Canada just got 1,500 tonnes of garbage back. From the Philippines, a nation that – judging by news photos of emaciated children in Manila scrabbling through mountains of trash looking for things they can salvage and sell – seems quite capable of generating its own garbage.
The garbage arrived in 69 containers, part of a shipment of 103 containers sent to the Philippines six years ago. The company that shipped it falsely labelled it as plastics for recycling. It did contain plastics. Also household trash. Electronics. Dirty diapers. Rotting food.
That company that sent it has gone out of business. Like Harry Belafonte’s Matilda, it took its money and ran.
The transaction raises questions about corporate ethics and bankruptcy loopholes.
But the question we should be asking is, why are we shipping our garbage anywhere?
Thinker and futurist Edward de Bono offered a radical solution for industrial polluters, years ago. Simply legislate that an industry must have its water intake downstream from its effluent discharge.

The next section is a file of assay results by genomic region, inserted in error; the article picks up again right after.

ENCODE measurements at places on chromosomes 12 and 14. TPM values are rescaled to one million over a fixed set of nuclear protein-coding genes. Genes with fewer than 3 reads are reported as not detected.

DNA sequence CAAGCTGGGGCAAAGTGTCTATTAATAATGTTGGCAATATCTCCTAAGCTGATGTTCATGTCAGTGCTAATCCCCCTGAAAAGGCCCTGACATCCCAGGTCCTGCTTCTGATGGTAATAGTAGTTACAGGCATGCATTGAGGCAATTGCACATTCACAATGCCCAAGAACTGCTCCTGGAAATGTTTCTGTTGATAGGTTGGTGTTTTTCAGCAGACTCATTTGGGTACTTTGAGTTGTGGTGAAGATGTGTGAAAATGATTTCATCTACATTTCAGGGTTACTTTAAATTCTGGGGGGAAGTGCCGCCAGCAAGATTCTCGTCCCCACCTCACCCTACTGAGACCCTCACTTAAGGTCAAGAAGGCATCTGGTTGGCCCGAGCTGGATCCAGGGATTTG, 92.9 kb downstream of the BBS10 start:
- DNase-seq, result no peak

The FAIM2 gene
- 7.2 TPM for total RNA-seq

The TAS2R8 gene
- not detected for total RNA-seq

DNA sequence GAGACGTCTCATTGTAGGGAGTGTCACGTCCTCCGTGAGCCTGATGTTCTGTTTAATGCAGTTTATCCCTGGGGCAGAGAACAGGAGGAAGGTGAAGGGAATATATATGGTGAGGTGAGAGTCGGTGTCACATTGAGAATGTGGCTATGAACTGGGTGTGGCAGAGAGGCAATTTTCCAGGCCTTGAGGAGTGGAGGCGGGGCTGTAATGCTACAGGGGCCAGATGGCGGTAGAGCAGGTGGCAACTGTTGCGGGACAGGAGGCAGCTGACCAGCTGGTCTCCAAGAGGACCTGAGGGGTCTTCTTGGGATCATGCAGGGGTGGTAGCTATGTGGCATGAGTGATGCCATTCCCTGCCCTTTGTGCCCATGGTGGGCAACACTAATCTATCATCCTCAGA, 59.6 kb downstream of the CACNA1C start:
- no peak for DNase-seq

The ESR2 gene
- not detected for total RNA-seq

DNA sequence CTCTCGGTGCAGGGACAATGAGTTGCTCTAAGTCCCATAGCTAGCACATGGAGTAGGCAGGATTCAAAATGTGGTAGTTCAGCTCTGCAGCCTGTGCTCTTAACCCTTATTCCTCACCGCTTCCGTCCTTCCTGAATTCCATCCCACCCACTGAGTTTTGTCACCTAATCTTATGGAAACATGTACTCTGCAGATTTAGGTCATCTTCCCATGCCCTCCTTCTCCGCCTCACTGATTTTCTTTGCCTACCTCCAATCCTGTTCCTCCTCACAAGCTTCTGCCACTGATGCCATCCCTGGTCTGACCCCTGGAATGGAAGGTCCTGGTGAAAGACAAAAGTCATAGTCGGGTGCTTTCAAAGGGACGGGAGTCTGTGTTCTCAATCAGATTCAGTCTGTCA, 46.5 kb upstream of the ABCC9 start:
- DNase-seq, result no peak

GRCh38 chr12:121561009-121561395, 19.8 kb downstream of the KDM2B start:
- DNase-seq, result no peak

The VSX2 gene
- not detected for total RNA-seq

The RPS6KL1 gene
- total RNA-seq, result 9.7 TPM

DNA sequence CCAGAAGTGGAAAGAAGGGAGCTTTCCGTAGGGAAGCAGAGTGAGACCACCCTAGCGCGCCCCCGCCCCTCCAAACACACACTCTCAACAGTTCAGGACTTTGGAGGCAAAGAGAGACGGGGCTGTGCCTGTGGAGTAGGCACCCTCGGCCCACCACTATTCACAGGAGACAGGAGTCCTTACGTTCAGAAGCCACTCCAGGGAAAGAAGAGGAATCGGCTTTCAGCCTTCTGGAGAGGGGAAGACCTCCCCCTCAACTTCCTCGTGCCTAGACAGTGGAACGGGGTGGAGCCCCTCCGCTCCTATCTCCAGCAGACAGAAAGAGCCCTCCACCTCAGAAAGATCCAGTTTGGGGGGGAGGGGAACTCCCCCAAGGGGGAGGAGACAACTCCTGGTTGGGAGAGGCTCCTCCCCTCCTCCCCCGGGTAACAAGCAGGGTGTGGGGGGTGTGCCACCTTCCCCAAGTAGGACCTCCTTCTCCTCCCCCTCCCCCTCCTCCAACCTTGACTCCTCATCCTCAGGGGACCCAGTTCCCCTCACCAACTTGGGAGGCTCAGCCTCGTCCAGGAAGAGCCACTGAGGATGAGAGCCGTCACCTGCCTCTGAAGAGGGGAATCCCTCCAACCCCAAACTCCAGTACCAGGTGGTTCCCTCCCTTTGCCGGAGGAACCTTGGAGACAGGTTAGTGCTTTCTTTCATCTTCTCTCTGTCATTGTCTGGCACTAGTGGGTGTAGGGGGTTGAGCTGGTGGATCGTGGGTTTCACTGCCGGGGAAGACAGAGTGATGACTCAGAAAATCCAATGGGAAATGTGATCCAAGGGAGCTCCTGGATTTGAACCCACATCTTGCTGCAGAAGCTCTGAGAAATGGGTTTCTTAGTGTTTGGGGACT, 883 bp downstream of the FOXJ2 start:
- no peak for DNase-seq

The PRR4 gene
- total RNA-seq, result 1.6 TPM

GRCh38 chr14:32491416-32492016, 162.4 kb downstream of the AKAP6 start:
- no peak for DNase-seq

Mennonite farmer Gordon Hunsberger, less well known than de Bono, made a similar suggestion in a book I once edited for him. Reacting to big cities searching for new landfill sites in rural areas, Hunsberger commented, municipalities should be required to keep their landfill sites within their own boundaries.
“We have become a throw-away society,” Hunsberger commented. “But what do we mean when we talk of ‘away’? And what happens when we run out of ‘aways’?”
Sadly, poor regions have been a favourite “away.” Toxic waste dumps in the U.S. are almost always in the poorer parts of the poorer states.
The same pattern holds for international disposal. We send our garbage to poorer nations overseas. Like the Philippines. Also to Africa, India, Malaysia, and Indonesia. China, once a major destination, closed its doors in 2018.
By no coincidence, those countries are the biggest source of plastics poisoning the world’s oceans.
Philippine president Rodrigo Duterte — not noted for his diplomatic talents — threatened to declare war on Canada over those 69 containers supposedly full of recyclable plastics. Either we took our garbage back, he threatened, or he would ship it back to Canada himself and dump it in Vancouver harbour.
Canada blinked first. Shipping the 69 containers will cost us $1.14 million. Plus another $375,000 to incinerate it at the Metro Vancouver facility in Burnaby. Some of that heat will generate electricity for B.C. Hydro.